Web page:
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SQL Best practices, policies and code-smells.

By Phil Factor,

I tend to worry when people start to mention ‘policies’ and ‘best-practices’ in regard to the development or administration of databases. These are rules, so why not admit it? In many aspects of life we need rules, but in coding with SQL Server there are snags to taking ‘best practices’ too seriously.

I’ll admit that there are advantages were it possible to confidently apply coding rules easily. I’m particularly interested in ways of spotting potential problems in code as part of the development cycle. It is, for example, great to have some generally-accepted ‘best practice’ rules that can be checked as part of continuous delivery or rapid deployment.

So what are the snags?

  • SQL coding problems vary enormously in their importance. Leaving out semi-colons scarcely justifies a call to the thought-police, whereas a habit that results in a long-running query such as a non-sargable predicate must be weeded out.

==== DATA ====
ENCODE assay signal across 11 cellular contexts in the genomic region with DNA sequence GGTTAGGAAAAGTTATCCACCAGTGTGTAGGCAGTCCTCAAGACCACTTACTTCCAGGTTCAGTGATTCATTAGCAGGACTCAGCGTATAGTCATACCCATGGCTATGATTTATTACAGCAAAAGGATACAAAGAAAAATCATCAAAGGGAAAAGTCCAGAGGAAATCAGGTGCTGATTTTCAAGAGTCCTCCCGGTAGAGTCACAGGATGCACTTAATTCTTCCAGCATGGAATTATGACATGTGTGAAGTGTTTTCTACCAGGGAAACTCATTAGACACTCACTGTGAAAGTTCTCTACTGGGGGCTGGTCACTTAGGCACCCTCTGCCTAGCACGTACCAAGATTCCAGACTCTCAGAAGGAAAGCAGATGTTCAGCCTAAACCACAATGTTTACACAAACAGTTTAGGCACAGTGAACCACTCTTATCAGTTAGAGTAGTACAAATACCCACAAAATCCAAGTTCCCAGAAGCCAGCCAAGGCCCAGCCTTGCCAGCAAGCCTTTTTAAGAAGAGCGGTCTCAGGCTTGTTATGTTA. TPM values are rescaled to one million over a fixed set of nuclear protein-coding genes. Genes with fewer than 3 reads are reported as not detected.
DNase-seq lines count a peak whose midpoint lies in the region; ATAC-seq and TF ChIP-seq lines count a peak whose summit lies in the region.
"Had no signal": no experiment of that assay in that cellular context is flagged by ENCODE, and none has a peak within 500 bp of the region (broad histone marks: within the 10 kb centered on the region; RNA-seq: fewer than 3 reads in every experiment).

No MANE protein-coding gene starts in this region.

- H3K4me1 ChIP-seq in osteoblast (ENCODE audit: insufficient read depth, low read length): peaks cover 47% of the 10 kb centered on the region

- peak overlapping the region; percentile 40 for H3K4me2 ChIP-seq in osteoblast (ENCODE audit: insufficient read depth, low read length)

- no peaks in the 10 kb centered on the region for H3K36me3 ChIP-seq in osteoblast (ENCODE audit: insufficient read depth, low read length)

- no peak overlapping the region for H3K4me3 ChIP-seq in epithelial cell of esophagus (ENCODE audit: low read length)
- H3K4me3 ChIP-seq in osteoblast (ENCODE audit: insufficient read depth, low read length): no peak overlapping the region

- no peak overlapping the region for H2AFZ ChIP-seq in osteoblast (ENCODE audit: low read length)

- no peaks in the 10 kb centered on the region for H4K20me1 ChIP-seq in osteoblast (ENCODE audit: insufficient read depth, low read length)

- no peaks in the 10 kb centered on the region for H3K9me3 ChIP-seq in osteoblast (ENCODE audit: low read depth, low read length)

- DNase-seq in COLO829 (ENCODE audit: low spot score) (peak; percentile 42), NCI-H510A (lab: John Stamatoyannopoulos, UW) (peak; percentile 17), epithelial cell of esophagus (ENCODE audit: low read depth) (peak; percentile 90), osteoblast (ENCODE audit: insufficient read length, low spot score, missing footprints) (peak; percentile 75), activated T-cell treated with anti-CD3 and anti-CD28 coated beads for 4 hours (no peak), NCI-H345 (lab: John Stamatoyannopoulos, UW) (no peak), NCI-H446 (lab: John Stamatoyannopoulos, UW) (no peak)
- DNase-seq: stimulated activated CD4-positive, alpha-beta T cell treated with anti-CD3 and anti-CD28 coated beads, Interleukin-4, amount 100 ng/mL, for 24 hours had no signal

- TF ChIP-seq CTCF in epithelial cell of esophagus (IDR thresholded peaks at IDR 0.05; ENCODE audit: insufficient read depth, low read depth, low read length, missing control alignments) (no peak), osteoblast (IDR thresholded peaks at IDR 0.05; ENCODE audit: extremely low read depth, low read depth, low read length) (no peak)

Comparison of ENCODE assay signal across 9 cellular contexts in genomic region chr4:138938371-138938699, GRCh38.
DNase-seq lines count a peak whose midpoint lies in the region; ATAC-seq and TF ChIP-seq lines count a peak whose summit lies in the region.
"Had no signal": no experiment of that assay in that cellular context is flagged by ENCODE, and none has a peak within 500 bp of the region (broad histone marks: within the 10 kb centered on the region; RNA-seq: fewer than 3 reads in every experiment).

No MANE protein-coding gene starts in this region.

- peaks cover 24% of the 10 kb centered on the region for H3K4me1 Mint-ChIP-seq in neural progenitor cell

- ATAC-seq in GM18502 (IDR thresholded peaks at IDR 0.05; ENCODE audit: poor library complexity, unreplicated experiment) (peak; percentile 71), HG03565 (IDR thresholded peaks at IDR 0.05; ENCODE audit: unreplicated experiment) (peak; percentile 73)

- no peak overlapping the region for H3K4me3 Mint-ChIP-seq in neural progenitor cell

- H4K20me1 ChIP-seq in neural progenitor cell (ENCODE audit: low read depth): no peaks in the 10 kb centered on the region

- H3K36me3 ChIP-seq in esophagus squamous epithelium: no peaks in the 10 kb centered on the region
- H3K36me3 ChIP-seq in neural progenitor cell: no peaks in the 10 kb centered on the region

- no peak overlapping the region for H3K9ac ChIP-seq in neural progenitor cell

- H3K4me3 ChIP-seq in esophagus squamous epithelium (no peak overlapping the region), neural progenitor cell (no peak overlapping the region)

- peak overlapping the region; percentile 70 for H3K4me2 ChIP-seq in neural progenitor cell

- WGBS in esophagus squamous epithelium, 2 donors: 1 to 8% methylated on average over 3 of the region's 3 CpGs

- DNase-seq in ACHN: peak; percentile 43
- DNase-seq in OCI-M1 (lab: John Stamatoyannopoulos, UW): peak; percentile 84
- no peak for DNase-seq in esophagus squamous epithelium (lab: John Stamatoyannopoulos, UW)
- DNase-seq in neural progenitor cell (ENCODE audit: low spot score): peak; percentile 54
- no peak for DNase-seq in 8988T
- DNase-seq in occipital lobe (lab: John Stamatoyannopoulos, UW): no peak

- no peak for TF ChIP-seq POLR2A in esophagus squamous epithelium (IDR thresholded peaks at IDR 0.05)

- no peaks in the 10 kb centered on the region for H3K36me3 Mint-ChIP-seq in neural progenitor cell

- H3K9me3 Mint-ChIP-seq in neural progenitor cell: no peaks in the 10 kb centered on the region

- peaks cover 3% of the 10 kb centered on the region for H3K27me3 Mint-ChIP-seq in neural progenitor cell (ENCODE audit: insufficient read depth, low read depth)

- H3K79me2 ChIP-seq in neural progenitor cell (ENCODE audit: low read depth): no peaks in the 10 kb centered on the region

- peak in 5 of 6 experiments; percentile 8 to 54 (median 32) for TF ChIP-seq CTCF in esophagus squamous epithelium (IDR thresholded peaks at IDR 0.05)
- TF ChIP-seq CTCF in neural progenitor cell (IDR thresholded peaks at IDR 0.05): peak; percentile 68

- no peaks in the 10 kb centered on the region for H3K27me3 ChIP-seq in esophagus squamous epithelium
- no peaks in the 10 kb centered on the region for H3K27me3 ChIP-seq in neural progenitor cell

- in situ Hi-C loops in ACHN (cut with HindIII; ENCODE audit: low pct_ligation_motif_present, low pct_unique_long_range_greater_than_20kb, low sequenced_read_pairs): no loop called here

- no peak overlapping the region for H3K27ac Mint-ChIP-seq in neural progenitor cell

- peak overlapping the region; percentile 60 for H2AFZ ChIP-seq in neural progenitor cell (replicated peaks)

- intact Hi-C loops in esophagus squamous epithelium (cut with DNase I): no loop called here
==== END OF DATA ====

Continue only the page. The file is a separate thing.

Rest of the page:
• It is difficult to tie down a rule, to make it ‘hard and fast’. For a rule to be effective, it has to cover all cases. The more one knows about SQL Server, or any other complex, and rapidly-evolving system with a variety of uses, the less inclined one is to lay out a rule, and more likely to start by saying ‘Well, it depends’.
  • Rules can change as the database product changes. The old prescriptions against using SELECT … INTO, for example, just aren’t relevant any more.
  • ‘Best practices’ can become a comfort that stops us thinking creatively to solve a problem, and can attract foolish managers into believing that it is possible to employ less-expert data people who can just follow rules and step-by-step instructions.
  • Static code analysis isn’t going to find the most important problems. The job of checking code-quality is difficult even with procedural code, but even more so with SQL when the query processer will execute quite different query plans from a SQL Query with different volumes and distributions of data.

Perhaps we can present the results of our knowledge and experience in terms of code smells rather than rules. Some coding habits just need investigation and don’t represent a transgression. After all, a smell can come from an excellent cheese or truffle just as easily as a dead rat. Some SQL Server tasks are difficult to automate, but automation can assist judgement and make the task less tiresome, but it can’t replace it.

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